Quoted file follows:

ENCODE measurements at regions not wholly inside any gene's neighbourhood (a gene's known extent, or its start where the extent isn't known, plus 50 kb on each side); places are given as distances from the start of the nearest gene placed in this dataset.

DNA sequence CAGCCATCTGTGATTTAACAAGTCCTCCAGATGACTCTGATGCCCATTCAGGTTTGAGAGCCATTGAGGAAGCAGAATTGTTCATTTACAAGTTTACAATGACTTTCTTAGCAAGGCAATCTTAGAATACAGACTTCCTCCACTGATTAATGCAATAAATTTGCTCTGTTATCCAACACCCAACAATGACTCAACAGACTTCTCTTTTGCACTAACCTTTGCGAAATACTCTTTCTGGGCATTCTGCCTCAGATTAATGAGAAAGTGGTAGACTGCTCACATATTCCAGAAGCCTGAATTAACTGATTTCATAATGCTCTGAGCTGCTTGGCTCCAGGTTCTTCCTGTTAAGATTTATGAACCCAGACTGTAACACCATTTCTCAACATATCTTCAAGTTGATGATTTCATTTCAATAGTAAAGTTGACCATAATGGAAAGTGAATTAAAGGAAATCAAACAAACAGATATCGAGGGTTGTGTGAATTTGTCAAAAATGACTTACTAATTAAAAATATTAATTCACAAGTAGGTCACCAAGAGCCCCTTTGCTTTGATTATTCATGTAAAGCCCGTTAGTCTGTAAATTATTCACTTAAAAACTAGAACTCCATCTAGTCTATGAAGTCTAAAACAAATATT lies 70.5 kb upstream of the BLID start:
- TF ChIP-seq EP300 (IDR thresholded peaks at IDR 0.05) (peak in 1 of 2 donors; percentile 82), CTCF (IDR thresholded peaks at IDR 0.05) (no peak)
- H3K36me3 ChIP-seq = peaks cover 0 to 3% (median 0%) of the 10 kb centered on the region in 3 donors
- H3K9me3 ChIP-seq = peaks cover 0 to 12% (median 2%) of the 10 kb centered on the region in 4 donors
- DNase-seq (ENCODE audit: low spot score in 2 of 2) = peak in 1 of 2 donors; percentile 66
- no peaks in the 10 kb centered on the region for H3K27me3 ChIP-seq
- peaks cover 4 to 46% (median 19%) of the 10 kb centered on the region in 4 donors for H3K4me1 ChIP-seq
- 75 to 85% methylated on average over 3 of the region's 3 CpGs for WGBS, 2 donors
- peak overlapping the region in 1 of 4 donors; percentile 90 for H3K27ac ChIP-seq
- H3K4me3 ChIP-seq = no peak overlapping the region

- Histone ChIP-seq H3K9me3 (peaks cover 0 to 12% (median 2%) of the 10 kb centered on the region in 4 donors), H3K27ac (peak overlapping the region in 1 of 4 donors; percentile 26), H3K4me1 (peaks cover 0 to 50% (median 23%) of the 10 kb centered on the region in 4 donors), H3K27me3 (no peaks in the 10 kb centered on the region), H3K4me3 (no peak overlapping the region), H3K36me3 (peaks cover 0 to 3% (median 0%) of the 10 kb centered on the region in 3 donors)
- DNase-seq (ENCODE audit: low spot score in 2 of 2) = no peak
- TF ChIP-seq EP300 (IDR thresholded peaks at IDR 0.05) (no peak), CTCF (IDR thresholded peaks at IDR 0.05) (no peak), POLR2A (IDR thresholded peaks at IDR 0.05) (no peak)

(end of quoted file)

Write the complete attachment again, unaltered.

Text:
ENCODE measurements at regions not wholly inside any gene's neighbourhood (a gene's known extent, or its start where the extent isn't known, plus 50 kb on each side); places are given as distances from the start of the nearest gene placed in this dataset.

DNA sequence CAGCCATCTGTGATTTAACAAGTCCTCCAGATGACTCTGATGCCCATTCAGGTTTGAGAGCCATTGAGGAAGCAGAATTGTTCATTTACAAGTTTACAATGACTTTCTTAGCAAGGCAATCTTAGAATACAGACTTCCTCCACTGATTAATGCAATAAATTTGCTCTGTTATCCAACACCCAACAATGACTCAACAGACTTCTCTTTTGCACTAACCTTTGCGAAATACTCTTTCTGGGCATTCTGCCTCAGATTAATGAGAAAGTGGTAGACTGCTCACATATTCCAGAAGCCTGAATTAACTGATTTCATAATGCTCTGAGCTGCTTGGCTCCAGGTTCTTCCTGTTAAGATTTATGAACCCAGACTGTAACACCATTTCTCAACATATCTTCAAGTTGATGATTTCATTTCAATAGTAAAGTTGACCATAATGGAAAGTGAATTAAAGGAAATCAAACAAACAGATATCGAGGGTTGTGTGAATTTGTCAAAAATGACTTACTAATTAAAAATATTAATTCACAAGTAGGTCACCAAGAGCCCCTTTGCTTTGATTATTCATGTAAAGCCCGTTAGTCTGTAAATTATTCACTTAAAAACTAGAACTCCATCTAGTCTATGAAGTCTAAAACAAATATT lies 70.5 kb upstream of the BLID start:
- TF ChIP-seq EP300 (IDR thresholded peaks at IDR 0.05) (peak in 1 of 2 donors; percentile 82), CTCF (IDR thresholded peaks at IDR 0.05) (no peak)
- H3K36me3 ChIP-seq = peaks cover 0 to 3% (median 0%) of the 10 kb centered on the region in 3 donors
- H3K9me3 ChIP-seq = peaks cover 0 to 12% (median 2%) of the 10 kb centered on the region in 4 donors
- DNase-seq (ENCODE audit: low spot score in 2 of 2) = peak in 1 of 2 donors; percentile 66
- no peaks in the 10 kb centered on the region for H3K27me3 ChIP-seq
- peaks cover 4 to 46% (median 19%) of the 10 kb centered on the region in 4 donors for H3K4me1 ChIP-seq
- 75 to 85% methylated on average over 3 of the region's 3 CpGs for WGBS, 2 donors
- peak overlapping the region in 1 of 4 donors; percentile 90 for H3K27ac ChIP-seq
- H3K4me3 ChIP-seq = no peak overlapping the region

- Histone ChIP-seq H3K9me3 (peaks cover 0 to 12% (median 2%) of the 10 kb centered on the region in 4 donors), H3K27ac (peak overlapping the region in 1 of 4 donors; percentile 26), H3K4me1 (peaks cover 0 to 50% (median 23%) of the 10 kb centered on the region in 4 donors), H3K27me3 (no peaks in the 10 kb centered on the region), H3K4me3 (no peak overlapping the region), H3K36me3 (peaks cover 0 to 3% (median 0%) of the 10 kb centered on the region in 3 donors)
- DNase-seq (ENCODE audit: low spot score in 2 of 2) = no peak
- TF ChIP-seq EP300 (IDR thresholded peaks at IDR 0.05) (no peak), CTCF (IDR thresholded peaks at IDR 0.05) (no peak), POLR2A (IDR thresholded peaks at IDR 0.05) (no peak)